Phoenix seems to be doing it better.
He now has a code enforcement team of just five people responsible for the entire city of Los Angeles, which has a population of nearly four million.
... cities are forced to pay contractors to mow unkempt lawns, drain fetid swimming pools and board up broken windows.
Then, when the bank finally comes to sell the properties, they bargain down the liens. Cities are desperate to see owners in the homes and thus are more than willing to cut deals. Liens worth in excess of $100,000 are routinely reduced to as little as $2,000, ....
Patrick Ravenstein, a code enforcement official in Phoenix, Arizona, said he had more than 50 inspectors who conduct about 16,000 inspections a month to levy and enforce fines on blighted, bank-owned properties.
He said if banks fail to respond, they are taken to court. Either way, Ravenstein said, about 90 percent of such properties have ended up repaired and maintained.
"We have had significant cooperation from the banks," he said.
A little editorializing/speculating here: It must be cost-effective for Phoenix to be doing this, right? Aren't the overall societal costs too huge for Los Angeles not to be doing what Phoenix is doing?
Of course, the ultimate costs are borne by the whole society, the consumers. Even the top executives of the banks involved are still consumers and have to live within society and bear costs and problems that could be (could have been) avoided via better planning and oversight rather than looking no more than at the next quarter's so-called bottom line.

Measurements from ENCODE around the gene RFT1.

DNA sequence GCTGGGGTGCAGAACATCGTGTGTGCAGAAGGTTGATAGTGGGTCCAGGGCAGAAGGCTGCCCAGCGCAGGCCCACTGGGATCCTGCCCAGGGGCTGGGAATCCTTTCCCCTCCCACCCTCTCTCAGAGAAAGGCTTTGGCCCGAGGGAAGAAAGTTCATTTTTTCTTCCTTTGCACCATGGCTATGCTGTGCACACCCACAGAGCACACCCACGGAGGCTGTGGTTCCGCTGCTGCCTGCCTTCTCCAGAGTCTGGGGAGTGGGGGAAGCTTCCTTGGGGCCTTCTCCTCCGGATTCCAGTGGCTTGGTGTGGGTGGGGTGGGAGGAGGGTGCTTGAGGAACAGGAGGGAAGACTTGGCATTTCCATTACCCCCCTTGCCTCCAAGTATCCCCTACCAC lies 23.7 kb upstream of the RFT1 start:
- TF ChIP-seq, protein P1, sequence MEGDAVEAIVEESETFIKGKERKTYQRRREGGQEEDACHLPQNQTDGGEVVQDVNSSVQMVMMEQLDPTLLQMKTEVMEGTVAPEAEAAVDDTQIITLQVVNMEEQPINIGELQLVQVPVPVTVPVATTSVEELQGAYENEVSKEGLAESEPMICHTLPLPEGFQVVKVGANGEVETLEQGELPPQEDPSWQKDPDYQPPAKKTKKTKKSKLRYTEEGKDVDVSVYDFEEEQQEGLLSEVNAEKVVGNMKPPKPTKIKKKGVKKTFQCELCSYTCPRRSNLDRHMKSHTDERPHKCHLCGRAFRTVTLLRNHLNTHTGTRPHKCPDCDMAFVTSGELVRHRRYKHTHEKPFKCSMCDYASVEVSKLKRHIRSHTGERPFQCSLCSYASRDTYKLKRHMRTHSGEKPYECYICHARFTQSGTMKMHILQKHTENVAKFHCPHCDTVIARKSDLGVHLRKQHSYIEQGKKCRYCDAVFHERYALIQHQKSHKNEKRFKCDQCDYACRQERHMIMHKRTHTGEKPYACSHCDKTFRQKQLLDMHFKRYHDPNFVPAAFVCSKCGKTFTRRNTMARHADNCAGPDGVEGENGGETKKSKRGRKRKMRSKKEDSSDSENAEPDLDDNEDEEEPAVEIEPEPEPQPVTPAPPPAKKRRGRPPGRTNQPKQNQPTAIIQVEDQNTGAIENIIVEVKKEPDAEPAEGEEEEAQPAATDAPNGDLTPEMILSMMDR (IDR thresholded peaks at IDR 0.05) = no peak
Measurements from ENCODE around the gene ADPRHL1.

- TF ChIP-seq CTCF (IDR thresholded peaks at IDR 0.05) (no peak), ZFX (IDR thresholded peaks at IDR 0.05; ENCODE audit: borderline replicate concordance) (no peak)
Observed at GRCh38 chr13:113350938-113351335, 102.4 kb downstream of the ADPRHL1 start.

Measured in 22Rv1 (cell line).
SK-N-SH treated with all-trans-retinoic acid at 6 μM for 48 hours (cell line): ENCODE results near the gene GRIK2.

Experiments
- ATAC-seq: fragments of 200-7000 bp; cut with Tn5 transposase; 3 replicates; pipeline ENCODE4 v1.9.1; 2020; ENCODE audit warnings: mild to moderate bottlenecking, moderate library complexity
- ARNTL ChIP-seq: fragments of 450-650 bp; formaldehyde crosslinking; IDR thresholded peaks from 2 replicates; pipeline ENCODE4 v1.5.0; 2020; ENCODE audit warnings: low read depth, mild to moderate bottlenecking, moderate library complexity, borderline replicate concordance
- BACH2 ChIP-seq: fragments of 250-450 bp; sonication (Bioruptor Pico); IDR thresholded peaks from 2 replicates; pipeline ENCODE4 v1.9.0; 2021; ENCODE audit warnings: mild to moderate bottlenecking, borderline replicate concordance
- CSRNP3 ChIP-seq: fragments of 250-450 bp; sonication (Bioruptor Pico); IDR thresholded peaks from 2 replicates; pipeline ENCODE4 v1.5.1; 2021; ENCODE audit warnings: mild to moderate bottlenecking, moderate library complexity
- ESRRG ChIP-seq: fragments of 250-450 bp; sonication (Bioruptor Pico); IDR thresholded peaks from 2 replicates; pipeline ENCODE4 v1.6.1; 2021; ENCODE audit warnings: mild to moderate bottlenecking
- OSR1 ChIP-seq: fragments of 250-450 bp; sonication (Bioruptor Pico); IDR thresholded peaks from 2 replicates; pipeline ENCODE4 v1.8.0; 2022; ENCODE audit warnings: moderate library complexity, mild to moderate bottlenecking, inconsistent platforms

Also, which insurance companies are covering the banks that own the properties but don't pay for the upkeep? If Los Angeles is doing next to nothing due to too small a budget for these things, then the insurance carriers will not be leaned upon or will not in turn lean upon the banks via non-renewals of certain policy types involved and via higher premiums, etc.
It's a very complicated issue, but the banks really need to move the properties rather than holding out for rising values. Starting the moving process would stimulate the economy and cause values and employment to rise.
Perhaps they should approach local neighborhoods to form buying cooperatives to takeover, fix-up, and then rent out the now decaying properties. Properties beyond repair could be demolished and the land used for urban farming, parks, or new construction when things are looking up enough. Anything would be better than nothing -- just waiting.
The banks could even be part-owners of the co-ops. There's money in it somewhere if they'll just look. Maybe they should just do the right thing first, and the money will follow.